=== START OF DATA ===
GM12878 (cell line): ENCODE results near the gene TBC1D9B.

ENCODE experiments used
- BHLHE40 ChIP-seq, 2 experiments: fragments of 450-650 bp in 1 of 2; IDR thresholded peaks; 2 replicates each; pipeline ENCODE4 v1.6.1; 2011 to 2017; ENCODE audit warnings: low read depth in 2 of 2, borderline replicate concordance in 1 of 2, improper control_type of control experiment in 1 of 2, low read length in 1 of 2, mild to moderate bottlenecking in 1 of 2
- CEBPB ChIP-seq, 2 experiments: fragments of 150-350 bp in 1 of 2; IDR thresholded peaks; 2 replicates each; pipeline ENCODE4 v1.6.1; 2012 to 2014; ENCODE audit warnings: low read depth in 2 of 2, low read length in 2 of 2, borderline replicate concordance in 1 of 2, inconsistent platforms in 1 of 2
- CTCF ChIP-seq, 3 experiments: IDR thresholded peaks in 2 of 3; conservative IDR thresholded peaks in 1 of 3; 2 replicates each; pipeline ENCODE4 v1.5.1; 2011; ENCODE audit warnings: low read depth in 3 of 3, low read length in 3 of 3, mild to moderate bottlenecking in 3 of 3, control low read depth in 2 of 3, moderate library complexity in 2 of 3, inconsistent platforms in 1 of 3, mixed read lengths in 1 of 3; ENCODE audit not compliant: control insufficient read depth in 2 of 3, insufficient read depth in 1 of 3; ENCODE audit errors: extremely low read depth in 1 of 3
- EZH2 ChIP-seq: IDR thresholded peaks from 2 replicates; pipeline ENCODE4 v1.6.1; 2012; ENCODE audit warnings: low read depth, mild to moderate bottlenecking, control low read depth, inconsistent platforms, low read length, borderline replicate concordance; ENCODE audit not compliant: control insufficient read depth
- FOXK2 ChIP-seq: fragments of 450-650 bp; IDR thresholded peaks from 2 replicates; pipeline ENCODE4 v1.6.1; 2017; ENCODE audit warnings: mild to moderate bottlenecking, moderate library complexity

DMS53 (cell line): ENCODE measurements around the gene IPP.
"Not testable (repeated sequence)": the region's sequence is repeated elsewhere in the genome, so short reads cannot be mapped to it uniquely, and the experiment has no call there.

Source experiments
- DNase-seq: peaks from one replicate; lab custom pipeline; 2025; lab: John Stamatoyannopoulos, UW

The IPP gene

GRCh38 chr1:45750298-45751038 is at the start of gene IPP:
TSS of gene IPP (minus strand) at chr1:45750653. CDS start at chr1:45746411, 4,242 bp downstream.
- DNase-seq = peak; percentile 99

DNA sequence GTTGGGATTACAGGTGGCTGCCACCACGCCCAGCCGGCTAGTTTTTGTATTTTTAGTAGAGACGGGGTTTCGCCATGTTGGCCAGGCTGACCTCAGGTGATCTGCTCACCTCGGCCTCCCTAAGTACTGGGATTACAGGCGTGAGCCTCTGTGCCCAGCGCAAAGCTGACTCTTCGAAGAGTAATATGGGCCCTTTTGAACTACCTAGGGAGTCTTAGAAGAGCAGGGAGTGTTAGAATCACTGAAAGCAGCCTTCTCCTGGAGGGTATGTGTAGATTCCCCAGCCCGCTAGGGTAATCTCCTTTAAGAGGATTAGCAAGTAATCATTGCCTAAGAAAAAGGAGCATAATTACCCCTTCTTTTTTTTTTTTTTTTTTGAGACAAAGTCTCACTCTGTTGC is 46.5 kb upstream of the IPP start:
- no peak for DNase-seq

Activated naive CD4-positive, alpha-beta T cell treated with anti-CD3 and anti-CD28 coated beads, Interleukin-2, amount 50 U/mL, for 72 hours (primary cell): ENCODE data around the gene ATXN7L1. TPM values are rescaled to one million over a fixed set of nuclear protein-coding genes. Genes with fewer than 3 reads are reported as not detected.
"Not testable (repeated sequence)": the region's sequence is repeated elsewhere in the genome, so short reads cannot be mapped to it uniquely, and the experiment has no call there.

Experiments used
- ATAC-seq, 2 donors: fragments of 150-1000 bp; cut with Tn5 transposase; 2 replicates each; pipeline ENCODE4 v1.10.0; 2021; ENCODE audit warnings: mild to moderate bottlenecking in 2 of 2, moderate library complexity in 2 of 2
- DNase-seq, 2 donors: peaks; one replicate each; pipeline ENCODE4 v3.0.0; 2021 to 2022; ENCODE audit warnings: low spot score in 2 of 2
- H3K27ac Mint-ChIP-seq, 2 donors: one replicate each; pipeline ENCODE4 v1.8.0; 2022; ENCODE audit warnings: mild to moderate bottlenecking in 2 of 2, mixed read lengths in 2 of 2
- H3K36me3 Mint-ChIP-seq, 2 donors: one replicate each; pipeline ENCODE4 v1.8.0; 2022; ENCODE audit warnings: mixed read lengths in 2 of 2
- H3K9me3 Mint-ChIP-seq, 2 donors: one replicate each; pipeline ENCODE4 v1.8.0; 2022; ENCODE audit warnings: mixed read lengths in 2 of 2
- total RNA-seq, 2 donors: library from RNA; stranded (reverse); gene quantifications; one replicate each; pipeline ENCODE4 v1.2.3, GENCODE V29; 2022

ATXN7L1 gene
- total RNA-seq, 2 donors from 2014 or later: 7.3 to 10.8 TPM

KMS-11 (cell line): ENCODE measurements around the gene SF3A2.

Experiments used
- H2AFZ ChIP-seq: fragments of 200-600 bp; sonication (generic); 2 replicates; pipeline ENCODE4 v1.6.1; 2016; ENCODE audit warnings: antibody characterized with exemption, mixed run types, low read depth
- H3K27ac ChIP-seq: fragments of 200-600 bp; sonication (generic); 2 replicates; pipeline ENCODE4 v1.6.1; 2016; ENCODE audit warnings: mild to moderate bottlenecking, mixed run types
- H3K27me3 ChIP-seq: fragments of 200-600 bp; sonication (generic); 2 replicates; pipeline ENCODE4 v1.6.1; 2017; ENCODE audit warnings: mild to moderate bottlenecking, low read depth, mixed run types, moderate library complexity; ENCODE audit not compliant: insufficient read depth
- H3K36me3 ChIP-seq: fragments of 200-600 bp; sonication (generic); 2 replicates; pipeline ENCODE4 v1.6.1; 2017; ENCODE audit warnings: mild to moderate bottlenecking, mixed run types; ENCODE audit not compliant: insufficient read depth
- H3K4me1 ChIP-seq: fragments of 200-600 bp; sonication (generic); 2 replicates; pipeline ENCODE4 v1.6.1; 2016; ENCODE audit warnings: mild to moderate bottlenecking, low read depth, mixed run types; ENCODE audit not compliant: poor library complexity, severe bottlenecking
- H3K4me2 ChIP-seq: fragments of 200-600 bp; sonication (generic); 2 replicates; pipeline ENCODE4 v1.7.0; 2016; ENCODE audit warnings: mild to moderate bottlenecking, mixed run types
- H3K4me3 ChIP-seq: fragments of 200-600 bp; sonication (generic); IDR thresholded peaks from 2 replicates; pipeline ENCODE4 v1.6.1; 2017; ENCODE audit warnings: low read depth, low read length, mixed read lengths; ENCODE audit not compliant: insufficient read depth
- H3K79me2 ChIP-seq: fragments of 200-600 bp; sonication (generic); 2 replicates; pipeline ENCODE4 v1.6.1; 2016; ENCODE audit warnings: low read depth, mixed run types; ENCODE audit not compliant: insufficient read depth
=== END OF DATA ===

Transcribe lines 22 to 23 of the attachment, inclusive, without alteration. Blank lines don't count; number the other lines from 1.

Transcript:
- DNase-seq, 2 donors: peaks; one replicate each; pipeline ENCODE4 v3.0.0; 2021 to 2022; ENCODE audit warnings: low spot score in 2 of 2
- H3K27ac Mint-ChIP-seq, 2 donors: one replicate each; pipeline ENCODE4 v1.8.0; 2022; ENCODE audit warnings: mild to moderate bottlenecking in 2 of 2, mixed read lengths in 2 of 2